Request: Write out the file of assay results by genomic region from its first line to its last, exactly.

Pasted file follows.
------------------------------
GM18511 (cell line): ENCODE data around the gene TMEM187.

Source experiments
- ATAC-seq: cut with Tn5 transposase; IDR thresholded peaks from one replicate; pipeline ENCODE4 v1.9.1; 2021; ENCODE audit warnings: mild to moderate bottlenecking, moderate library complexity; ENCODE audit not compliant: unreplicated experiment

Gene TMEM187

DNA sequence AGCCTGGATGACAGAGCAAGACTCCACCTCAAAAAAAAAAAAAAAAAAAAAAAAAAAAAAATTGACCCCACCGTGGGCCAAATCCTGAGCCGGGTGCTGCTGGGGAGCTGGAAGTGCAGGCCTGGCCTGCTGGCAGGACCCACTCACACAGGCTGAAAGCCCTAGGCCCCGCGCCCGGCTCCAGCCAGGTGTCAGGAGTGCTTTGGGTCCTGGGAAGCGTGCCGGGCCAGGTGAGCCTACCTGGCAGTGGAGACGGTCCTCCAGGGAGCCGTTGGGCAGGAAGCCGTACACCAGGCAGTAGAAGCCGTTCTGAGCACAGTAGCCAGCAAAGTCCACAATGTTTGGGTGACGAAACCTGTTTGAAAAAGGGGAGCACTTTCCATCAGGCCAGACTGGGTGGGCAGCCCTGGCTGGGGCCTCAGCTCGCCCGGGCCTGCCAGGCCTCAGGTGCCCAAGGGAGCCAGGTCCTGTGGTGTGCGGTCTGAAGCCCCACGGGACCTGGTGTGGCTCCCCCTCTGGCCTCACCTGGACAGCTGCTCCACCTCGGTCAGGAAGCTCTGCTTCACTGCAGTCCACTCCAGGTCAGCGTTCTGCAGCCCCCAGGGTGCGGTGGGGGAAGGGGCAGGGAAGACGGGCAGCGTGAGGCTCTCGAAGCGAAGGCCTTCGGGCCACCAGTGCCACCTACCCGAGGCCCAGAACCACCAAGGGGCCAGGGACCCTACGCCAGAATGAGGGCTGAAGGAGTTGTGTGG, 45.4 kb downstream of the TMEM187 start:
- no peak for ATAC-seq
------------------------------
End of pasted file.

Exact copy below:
GM18511 (cell line): ENCODE data around the gene TMEM187.

Source experiments
- ATAC-seq: cut with Tn5 transposase; IDR thresholded peaks from one replicate; pipeline ENCODE4 v1.9.1; 2021; ENCODE audit warnings: mild to moderate bottlenecking, moderate library complexity; ENCODE audit not compliant: unreplicated experiment

Gene TMEM187

DNA sequence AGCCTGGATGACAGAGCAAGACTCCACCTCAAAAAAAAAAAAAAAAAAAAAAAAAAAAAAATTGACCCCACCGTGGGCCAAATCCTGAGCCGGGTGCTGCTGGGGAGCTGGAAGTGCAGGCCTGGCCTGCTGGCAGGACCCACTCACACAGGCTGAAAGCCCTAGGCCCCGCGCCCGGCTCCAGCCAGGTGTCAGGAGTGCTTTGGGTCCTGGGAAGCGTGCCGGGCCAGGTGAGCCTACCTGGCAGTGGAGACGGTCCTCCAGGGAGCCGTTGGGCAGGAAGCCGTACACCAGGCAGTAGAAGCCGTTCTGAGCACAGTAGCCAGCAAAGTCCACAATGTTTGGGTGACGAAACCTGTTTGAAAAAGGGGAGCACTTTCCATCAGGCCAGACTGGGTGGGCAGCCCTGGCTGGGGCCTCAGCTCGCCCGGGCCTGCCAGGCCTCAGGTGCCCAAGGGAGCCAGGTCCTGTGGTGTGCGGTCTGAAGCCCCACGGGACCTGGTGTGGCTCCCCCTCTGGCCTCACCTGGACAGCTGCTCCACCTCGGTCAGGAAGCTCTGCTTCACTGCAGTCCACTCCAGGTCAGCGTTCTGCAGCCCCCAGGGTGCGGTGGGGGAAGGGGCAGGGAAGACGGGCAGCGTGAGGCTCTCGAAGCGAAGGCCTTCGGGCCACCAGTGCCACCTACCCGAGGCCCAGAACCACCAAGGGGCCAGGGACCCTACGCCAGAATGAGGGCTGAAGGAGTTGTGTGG, 45.4 kb downstream of the TMEM187 start:
- no peak for ATAC-seq